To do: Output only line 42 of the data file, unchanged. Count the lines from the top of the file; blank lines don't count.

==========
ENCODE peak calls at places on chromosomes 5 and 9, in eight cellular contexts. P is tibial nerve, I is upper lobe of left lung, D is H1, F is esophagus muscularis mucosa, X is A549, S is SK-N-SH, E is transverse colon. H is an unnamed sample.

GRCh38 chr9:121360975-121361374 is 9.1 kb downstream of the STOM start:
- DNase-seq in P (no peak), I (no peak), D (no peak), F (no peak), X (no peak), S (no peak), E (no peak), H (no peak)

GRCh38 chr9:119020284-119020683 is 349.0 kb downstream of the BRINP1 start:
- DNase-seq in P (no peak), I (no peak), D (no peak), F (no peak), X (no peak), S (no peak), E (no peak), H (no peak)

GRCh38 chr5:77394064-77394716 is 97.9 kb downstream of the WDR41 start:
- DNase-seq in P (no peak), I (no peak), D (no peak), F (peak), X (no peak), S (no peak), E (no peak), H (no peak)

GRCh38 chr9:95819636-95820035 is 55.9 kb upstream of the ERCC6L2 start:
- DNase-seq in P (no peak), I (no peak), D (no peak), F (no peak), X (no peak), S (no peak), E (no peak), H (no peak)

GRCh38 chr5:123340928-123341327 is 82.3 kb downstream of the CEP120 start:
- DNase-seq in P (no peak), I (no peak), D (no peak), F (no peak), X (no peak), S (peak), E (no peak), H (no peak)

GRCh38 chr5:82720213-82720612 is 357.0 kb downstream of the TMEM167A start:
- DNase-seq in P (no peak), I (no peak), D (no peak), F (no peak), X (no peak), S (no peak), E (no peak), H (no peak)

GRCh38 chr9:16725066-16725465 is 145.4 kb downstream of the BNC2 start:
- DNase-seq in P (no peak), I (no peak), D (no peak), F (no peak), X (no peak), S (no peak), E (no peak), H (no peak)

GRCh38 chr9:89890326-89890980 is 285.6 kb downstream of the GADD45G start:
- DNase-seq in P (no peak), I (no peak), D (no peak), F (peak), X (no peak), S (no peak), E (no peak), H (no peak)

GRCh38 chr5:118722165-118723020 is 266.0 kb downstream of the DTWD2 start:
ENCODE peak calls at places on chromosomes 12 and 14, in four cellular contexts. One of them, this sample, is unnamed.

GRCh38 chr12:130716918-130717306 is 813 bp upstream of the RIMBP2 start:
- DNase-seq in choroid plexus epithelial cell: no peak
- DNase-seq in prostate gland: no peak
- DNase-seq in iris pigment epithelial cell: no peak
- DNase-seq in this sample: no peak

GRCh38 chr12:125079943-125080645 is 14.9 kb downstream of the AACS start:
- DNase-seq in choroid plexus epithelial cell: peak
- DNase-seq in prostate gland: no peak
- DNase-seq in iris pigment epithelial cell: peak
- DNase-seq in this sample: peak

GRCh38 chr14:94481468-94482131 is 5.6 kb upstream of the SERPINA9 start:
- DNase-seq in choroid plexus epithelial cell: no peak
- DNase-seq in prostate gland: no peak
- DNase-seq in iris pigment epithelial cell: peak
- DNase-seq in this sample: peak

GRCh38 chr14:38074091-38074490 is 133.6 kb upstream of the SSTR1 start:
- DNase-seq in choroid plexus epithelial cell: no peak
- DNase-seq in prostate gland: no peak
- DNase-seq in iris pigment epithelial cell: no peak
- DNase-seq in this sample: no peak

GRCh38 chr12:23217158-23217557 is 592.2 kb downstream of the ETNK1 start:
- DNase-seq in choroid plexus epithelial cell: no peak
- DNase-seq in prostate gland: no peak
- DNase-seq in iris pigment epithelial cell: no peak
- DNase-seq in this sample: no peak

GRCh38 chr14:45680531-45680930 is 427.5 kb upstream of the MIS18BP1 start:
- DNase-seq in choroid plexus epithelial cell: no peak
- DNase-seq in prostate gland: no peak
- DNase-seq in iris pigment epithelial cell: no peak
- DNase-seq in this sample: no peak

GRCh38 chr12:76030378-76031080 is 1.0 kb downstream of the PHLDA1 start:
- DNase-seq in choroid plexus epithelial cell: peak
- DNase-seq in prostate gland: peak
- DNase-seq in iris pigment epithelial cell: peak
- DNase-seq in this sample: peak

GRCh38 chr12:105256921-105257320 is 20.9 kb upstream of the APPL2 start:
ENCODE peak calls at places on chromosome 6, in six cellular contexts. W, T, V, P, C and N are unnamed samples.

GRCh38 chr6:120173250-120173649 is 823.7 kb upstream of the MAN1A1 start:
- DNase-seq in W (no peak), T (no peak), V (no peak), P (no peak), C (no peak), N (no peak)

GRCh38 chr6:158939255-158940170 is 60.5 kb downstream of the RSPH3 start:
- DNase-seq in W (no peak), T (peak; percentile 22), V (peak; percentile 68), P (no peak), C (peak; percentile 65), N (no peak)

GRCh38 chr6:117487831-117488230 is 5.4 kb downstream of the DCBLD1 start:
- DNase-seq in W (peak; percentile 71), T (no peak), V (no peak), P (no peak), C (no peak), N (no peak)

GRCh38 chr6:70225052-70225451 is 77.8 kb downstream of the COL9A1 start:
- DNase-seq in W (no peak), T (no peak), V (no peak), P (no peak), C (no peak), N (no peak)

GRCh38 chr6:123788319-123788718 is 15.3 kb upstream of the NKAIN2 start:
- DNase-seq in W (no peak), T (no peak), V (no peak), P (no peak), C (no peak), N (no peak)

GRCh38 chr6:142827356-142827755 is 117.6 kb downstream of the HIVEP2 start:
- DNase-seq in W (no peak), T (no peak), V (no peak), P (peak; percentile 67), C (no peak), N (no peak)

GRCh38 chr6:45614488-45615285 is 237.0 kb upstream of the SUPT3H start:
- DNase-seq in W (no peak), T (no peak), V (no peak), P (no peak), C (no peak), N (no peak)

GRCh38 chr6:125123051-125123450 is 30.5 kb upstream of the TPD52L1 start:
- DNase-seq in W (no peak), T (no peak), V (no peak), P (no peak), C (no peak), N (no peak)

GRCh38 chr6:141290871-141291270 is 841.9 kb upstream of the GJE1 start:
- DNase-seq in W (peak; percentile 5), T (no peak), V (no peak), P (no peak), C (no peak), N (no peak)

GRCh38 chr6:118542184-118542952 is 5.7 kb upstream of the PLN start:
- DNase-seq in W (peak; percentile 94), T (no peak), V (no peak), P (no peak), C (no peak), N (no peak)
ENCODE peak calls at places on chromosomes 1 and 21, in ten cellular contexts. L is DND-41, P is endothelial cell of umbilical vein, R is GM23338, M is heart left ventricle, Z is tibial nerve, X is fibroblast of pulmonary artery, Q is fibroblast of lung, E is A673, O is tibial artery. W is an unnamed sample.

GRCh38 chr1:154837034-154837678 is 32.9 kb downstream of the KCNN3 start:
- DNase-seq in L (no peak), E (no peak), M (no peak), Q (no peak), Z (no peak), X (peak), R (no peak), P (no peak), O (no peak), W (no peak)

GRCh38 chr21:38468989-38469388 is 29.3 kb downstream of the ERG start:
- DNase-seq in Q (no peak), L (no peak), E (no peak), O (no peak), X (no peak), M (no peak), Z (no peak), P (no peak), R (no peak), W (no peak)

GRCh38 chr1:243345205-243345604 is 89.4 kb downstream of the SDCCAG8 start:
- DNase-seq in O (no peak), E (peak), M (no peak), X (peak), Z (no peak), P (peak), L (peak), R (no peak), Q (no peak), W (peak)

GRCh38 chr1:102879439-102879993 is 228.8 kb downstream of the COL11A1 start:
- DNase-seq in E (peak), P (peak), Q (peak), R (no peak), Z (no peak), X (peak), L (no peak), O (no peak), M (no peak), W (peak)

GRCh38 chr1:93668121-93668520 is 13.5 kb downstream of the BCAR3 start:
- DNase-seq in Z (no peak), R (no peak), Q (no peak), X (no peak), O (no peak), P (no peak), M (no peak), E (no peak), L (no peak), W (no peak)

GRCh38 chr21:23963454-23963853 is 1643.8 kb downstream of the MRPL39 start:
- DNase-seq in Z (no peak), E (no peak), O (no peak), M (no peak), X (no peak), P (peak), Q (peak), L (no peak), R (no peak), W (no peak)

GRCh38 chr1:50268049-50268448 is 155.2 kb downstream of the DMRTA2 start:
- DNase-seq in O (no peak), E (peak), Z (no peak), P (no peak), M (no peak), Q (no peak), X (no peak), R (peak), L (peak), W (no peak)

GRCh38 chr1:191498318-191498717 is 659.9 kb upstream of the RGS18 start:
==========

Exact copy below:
- DNase-seq in prostate gland: no peak